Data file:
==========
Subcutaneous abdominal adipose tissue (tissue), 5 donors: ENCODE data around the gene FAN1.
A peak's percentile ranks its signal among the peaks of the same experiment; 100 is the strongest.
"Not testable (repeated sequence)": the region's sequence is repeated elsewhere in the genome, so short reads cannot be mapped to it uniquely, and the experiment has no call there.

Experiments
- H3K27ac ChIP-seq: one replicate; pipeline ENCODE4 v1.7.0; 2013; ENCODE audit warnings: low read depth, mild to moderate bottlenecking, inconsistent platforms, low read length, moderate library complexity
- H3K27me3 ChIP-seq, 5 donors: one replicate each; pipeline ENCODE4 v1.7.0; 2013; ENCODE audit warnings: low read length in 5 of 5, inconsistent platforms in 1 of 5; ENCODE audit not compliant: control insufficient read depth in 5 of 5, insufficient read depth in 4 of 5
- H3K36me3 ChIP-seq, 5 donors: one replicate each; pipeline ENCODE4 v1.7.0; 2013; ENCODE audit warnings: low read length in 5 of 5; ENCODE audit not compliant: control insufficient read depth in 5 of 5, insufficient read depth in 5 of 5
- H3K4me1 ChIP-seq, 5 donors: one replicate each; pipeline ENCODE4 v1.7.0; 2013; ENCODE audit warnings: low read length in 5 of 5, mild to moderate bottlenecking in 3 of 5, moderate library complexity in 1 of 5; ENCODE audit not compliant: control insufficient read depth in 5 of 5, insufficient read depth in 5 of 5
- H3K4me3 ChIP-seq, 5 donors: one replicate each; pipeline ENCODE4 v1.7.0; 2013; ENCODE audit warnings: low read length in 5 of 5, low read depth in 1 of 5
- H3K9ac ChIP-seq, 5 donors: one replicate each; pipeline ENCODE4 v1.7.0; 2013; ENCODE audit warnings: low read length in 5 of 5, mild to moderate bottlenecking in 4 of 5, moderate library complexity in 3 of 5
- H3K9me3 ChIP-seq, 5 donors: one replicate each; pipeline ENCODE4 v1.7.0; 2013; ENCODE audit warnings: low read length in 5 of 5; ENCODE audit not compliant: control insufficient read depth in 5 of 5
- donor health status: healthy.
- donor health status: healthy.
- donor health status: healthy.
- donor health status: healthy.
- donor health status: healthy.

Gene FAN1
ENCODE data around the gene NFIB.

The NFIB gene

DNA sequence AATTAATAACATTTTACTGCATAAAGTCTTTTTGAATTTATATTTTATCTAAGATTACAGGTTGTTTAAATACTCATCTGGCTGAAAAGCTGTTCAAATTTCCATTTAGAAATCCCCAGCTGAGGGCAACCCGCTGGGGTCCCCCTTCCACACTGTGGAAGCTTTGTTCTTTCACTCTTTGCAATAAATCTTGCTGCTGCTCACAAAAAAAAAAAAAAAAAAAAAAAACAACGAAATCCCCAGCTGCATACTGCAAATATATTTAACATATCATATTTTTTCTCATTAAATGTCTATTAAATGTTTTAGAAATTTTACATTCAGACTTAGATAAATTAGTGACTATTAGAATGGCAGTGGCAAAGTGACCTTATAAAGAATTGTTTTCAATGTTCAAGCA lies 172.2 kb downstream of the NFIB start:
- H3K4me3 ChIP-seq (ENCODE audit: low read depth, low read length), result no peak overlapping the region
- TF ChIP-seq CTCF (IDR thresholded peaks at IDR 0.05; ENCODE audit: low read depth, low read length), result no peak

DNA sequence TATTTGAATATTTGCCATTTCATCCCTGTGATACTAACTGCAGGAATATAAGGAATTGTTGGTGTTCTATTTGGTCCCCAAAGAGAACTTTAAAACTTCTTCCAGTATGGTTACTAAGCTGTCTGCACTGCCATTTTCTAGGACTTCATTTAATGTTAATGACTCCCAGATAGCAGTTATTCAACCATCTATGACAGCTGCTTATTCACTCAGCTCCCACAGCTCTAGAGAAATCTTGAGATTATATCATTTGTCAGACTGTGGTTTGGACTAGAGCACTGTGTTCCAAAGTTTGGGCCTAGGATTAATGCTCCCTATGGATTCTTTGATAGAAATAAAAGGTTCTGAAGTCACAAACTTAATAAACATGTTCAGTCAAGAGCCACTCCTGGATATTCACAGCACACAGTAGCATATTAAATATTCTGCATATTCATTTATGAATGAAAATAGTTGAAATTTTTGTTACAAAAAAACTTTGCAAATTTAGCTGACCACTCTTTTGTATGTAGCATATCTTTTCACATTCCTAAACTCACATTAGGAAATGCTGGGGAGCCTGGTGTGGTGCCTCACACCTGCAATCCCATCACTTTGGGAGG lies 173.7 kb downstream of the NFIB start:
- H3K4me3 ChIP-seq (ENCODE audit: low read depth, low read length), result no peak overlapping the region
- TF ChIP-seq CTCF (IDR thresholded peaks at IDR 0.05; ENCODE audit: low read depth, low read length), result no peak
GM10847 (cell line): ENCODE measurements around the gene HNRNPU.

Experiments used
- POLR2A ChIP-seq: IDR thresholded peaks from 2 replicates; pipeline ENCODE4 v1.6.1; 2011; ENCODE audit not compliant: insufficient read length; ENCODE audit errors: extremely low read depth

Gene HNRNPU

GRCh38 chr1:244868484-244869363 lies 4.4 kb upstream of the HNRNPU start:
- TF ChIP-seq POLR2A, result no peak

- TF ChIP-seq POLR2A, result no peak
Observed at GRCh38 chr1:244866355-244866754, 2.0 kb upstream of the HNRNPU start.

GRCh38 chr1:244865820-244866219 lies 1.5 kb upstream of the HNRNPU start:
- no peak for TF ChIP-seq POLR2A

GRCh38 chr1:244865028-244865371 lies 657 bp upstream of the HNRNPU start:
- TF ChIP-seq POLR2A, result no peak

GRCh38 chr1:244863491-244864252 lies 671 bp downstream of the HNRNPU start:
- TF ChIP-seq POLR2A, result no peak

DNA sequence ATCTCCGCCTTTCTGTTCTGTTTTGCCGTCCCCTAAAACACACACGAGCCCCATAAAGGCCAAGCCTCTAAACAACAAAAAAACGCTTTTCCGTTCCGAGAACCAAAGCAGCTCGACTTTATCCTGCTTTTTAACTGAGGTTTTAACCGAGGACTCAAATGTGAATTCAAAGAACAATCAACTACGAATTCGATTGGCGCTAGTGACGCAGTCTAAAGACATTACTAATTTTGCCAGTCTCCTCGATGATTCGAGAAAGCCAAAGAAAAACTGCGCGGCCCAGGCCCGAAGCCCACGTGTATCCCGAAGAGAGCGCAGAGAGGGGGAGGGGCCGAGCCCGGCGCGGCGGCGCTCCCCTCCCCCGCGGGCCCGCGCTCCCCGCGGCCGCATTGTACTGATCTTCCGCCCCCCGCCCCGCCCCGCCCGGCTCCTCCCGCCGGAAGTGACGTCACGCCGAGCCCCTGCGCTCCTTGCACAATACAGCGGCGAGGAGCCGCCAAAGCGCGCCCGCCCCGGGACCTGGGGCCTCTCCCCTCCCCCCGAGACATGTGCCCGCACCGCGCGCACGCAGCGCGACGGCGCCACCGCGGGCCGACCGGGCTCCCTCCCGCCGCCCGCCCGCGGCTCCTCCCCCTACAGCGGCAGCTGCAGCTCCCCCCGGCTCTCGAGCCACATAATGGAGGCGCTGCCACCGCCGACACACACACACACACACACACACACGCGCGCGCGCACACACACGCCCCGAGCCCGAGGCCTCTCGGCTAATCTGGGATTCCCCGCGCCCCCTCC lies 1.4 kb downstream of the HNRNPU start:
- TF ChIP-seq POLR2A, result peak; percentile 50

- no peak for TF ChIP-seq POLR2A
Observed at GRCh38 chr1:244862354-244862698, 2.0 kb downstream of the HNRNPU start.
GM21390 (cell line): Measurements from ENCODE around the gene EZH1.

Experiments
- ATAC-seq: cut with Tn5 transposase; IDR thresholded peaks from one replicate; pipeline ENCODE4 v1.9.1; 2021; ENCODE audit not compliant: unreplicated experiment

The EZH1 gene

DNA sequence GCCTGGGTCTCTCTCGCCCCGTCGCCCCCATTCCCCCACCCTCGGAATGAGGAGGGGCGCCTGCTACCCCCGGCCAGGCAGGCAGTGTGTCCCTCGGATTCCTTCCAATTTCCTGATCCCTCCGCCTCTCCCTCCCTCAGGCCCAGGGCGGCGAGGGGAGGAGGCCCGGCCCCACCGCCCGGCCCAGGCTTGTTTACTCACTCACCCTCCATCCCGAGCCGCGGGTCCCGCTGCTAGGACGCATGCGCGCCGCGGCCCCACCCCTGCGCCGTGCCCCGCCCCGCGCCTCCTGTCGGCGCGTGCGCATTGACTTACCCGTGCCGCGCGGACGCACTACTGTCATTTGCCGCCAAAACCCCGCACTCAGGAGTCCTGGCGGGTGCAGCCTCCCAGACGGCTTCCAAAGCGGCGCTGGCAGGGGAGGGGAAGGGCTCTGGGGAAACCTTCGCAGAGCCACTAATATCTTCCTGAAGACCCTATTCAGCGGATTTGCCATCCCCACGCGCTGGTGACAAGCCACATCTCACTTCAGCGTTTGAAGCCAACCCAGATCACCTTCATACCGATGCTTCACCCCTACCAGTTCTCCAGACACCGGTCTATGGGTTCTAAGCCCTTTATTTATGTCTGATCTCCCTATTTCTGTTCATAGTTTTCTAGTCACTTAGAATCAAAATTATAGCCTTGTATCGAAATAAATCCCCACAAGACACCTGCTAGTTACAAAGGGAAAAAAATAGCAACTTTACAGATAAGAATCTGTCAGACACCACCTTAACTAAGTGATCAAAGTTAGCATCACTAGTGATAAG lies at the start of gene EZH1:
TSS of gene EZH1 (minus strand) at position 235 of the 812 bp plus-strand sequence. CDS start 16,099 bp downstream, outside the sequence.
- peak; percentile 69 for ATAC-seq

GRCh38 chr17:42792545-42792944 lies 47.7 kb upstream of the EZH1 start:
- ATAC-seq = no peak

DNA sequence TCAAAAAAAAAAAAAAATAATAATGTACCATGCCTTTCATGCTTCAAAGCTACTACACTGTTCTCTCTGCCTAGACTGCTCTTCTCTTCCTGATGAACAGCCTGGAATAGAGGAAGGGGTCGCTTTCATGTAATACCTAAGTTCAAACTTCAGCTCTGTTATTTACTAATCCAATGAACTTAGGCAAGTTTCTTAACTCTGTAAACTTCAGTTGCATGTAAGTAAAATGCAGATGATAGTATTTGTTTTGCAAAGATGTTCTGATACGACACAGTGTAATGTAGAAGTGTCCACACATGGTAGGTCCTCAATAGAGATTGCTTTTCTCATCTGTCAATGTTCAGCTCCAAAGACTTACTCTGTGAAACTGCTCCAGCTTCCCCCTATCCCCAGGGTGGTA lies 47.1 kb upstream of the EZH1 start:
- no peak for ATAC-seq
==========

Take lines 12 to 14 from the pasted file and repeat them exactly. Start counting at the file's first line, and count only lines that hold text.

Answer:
- donor health status: healthy.
- donor health status: healthy.
- donor health status: healthy.